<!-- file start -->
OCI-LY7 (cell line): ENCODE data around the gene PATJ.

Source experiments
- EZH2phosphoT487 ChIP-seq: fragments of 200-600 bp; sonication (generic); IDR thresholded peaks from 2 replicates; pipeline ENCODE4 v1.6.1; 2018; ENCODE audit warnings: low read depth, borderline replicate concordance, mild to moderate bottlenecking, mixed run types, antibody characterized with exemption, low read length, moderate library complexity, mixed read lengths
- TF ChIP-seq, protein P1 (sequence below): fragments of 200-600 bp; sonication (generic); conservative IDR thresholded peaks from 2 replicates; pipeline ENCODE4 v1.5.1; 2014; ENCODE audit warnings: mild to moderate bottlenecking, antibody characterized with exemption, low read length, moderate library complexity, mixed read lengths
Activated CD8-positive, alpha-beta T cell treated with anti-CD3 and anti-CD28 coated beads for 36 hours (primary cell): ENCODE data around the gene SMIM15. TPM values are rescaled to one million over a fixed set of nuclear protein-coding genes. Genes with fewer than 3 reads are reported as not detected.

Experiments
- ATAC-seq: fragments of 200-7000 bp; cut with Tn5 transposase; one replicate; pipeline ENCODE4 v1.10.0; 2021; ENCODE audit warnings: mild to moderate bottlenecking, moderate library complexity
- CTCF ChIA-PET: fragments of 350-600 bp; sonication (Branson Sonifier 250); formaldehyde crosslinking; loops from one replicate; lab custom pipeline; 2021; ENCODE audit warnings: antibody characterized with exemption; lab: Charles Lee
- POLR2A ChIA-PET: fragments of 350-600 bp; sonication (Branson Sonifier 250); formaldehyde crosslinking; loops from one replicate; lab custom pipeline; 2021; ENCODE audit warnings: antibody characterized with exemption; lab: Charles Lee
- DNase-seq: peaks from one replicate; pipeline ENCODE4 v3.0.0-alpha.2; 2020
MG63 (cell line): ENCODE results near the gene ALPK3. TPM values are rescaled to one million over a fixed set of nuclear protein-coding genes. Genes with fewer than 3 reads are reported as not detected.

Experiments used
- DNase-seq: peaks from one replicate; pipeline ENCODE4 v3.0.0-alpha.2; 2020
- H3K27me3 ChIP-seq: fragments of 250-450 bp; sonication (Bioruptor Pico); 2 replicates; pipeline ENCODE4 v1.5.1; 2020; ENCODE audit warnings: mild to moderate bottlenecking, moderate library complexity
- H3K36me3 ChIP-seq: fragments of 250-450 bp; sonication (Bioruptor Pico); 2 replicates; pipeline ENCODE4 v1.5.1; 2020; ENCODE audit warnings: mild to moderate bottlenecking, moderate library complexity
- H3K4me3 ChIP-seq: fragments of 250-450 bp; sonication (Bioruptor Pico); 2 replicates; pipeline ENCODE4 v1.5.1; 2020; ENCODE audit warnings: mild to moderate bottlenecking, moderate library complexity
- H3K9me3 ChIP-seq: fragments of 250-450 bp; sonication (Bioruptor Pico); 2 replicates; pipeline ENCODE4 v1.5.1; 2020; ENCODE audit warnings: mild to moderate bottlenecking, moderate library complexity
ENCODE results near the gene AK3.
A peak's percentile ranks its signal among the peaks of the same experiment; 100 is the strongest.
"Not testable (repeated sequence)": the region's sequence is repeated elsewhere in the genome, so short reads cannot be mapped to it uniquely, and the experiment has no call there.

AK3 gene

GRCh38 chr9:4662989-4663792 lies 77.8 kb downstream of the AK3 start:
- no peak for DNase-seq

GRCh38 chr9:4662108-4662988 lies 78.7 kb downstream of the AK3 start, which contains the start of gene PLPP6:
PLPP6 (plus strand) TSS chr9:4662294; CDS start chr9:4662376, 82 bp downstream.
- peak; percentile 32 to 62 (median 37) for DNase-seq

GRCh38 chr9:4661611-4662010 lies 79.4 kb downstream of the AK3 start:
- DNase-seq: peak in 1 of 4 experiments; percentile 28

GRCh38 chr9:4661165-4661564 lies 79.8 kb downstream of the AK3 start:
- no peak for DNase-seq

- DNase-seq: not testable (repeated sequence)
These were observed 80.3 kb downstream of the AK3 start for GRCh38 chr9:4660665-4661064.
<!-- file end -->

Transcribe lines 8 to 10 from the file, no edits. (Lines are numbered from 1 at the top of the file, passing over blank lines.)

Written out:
- CTCF ChIA-PET: fragments of 350-600 bp; sonication (Branson Sonifier 250); formaldehyde crosslinking; loops from one replicate; lab custom pipeline; 2021; ENCODE audit warnings: antibody characterized with exemption; lab: Charles Lee
- POLR2A ChIA-PET: fragments of 350-600 bp; sonication (Branson Sonifier 250); formaldehyde crosslinking; loops from one replicate; lab custom pipeline; 2021; ENCODE audit warnings: antibody characterized with exemption; lab: Charles Lee
- DNase-seq: peaks from one replicate; pipeline ENCODE4 v3.0.0-alpha.2; 2020